Brown shrewdly shows how unimaginable tragedy can wear away at our basic human decency, creating a scarcity of kindness. On one occasion, Francois tells Annika he must leave; he has other supplies he must deliver. Annika is stunned; there’s more food, but not for them. Francois is helping others in hiding, and while the women understand this, it means less to them. They cry out for Francois to return before he closes the cellar door. It is easy to call them selfish, but Brown makes us understand that we are only humans, even those we deem tremendous and heroic, who survive atrocities like the Rwandan genocide. 

The four actors are so generous with each other’s performances that it is hard to say one performance is better than another. They work in concert, creating believable moments of anger, sadness, and collective understanding. It could not have been an easy movie to film, as the women portrayed are real, to say nothing of what it must do to a person to act in a film that takes place in a genocide.

Bingwa’s Jeanette, however, for me, is a fascinating character. Perhaps my own struggles with my faith draw me to her. I only know that I found her performance touching. In particular, the way she would tighten her lip, an attempt to hold back the screams of anguish at the unraveling world around her.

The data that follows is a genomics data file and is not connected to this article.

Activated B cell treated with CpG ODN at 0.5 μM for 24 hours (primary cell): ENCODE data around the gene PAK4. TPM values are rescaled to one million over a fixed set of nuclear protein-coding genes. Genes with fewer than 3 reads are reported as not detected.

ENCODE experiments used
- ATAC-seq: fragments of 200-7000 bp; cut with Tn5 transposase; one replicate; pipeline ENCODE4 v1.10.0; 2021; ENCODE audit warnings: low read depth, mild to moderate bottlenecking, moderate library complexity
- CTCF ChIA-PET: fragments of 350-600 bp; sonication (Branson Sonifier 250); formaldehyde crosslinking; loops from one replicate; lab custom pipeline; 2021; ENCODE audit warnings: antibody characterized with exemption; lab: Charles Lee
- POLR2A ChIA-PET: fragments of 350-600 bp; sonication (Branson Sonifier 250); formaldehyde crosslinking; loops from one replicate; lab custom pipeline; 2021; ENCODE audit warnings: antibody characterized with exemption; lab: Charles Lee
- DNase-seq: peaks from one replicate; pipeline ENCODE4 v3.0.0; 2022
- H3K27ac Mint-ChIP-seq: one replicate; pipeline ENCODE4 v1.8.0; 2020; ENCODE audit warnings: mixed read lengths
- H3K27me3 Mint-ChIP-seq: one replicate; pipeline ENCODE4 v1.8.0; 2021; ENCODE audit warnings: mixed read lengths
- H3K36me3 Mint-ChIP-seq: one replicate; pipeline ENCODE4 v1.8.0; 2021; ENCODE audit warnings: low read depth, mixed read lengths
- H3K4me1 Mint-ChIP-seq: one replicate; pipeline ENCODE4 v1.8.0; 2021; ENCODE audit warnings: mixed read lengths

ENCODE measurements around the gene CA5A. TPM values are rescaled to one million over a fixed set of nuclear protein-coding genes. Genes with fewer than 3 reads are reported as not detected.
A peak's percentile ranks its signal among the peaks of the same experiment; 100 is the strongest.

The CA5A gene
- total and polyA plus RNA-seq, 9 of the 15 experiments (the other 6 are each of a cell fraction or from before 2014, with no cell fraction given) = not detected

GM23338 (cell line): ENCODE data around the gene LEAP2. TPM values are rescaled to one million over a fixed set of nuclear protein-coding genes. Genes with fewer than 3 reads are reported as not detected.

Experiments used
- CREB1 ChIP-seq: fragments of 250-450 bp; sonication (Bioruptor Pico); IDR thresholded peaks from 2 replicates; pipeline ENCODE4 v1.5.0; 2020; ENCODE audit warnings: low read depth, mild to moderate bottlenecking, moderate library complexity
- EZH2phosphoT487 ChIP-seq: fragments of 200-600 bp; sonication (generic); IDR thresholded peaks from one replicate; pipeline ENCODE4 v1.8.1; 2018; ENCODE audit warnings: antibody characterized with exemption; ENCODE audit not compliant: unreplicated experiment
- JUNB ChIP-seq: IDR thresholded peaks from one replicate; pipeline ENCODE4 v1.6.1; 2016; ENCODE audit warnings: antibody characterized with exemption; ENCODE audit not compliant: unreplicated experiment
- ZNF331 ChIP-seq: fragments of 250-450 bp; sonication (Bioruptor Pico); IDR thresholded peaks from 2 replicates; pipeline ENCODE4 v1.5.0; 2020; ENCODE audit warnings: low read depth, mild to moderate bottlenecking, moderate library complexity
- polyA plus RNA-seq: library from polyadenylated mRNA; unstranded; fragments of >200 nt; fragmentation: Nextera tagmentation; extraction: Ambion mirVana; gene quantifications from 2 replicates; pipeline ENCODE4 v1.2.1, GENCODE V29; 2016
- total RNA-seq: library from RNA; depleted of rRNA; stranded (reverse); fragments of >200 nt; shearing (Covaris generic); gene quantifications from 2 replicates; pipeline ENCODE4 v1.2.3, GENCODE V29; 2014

Brown embraces the surreal. After all, what could be more surreal than witnessing the destruction of everyday life? Annika has a dream where her water breaks, forcing her into labor while the other women try to silence her. It is a dream sequence but plays out like an out-of-body experience mixed with a nightmare. 

Trees of Peace constantly remind us of how many days have passed so that we can understand how time seems to stand still when nothing changes. At one point, Francois says he will be back in a day, and we wait with agonizing anticipation as two days pass.

Trees of Peace delves into its story without any setup. Like the four women, we are plunged into uncertainty and self-imposed hiding. Brown doesn’t make Trees of Peace easy to watch, nor does she make it impossible for non-fil fans to appreciate. 

She is not interested in easily digestible answers and pithy sermons. Instead, Brown and Rizzi’s camera shows us the inner turmoil of four women facing a horror they’ve never dreamed of and never once creates unnecessary drama or manufactures conflict to satisfy a story beat. It’s that grit of humanity that gives Trees of Peace its searing quality.

Images courtesy of Netflix

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Author

  • Jeremiah lives in Los Angeles and divides his time between living in a movie theatre and writing mysteries. There might also be some ghostbusting being performed in his spare time.